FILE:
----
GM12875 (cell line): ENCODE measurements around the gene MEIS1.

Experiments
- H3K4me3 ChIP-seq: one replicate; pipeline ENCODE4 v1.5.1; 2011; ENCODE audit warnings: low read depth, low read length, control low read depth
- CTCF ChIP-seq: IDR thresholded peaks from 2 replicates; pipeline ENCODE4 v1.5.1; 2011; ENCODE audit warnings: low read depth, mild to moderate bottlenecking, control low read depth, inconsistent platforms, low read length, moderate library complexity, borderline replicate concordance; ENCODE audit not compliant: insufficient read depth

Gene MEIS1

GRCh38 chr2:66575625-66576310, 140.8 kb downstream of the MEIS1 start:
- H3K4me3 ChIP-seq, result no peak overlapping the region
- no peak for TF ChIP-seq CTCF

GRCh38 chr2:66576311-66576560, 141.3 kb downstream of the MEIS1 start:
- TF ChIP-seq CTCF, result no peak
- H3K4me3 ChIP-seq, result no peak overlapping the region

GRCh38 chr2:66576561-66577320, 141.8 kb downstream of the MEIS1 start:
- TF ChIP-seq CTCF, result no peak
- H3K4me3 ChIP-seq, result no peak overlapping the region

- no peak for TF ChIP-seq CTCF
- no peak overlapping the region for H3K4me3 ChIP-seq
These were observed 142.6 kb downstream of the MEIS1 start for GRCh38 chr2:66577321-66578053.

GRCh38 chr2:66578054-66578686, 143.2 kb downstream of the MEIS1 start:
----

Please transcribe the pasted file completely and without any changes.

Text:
GM12875 (cell line): ENCODE measurements around the gene MEIS1.

Experiments
- H3K4me3 ChIP-seq: one replicate; pipeline ENCODE4 v1.5.1; 2011; ENCODE audit warnings: low read depth, low read length, control low read depth
- CTCF ChIP-seq: IDR thresholded peaks from 2 replicates; pipeline ENCODE4 v1.5.1; 2011; ENCODE audit warnings: low read depth, mild to moderate bottlenecking, control low read depth, inconsistent platforms, low read length, moderate library complexity, borderline replicate concordance; ENCODE audit not compliant: insufficient read depth

Gene MEIS1

GRCh38 chr2:66575625-66576310, 140.8 kb downstream of the MEIS1 start:
- H3K4me3 ChIP-seq, result no peak overlapping the region
- no peak for TF ChIP-seq CTCF

GRCh38 chr2:66576311-66576560, 141.3 kb downstream of the MEIS1 start:
- TF ChIP-seq CTCF, result no peak
- H3K4me3 ChIP-seq, result no peak overlapping the region

GRCh38 chr2:66576561-66577320, 141.8 kb downstream of the MEIS1 start:
- TF ChIP-seq CTCF, result no peak
- H3K4me3 ChIP-seq, result no peak overlapping the region

- no peak for TF ChIP-seq CTCF
- no peak overlapping the region for H3K4me3 ChIP-seq
These were observed 142.6 kb downstream of the MEIS1 start for GRCh38 chr2:66577321-66578053.

GRCh38 chr2:66578054-66578686, 143.2 kb downstream of the MEIS1 start: